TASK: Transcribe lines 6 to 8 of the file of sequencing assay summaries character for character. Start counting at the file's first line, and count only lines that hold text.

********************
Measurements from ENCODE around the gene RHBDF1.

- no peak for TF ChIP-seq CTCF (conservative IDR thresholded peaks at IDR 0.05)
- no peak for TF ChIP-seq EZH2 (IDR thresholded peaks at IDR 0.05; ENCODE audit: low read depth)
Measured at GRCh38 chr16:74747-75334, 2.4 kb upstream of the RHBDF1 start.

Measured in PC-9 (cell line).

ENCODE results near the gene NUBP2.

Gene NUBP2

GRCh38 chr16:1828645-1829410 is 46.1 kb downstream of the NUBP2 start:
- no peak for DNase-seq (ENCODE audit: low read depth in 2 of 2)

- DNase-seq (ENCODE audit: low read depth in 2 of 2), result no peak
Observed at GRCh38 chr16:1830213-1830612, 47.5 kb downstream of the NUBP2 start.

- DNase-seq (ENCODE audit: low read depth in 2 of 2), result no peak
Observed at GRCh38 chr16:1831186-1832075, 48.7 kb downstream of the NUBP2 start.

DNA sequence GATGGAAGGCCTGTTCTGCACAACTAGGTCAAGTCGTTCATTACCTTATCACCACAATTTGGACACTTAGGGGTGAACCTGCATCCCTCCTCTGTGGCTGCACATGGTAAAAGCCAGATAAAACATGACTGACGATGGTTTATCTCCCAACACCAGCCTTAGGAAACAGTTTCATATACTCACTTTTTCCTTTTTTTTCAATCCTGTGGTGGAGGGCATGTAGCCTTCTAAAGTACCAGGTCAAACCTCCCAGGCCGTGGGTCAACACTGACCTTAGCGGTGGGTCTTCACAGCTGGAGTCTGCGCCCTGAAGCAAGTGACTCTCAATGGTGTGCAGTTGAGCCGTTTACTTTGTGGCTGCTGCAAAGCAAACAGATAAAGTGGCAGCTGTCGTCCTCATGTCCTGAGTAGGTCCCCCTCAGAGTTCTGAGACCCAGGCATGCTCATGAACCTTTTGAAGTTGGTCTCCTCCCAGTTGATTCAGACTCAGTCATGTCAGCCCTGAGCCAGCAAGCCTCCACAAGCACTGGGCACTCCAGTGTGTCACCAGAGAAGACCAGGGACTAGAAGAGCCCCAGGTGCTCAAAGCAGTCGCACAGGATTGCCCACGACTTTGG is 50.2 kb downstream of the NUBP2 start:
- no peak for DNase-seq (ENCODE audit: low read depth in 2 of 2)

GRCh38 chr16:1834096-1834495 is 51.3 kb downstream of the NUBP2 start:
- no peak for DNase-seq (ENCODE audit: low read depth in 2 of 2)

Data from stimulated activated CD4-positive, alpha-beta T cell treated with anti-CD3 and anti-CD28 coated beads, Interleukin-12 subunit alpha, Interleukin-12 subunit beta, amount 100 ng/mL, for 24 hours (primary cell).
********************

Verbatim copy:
ENCODE results near the gene NUBP2.

Gene NUBP2

GRCh38 chr16:1828645-1829410 is 46.1 kb downstream of the NUBP2 start: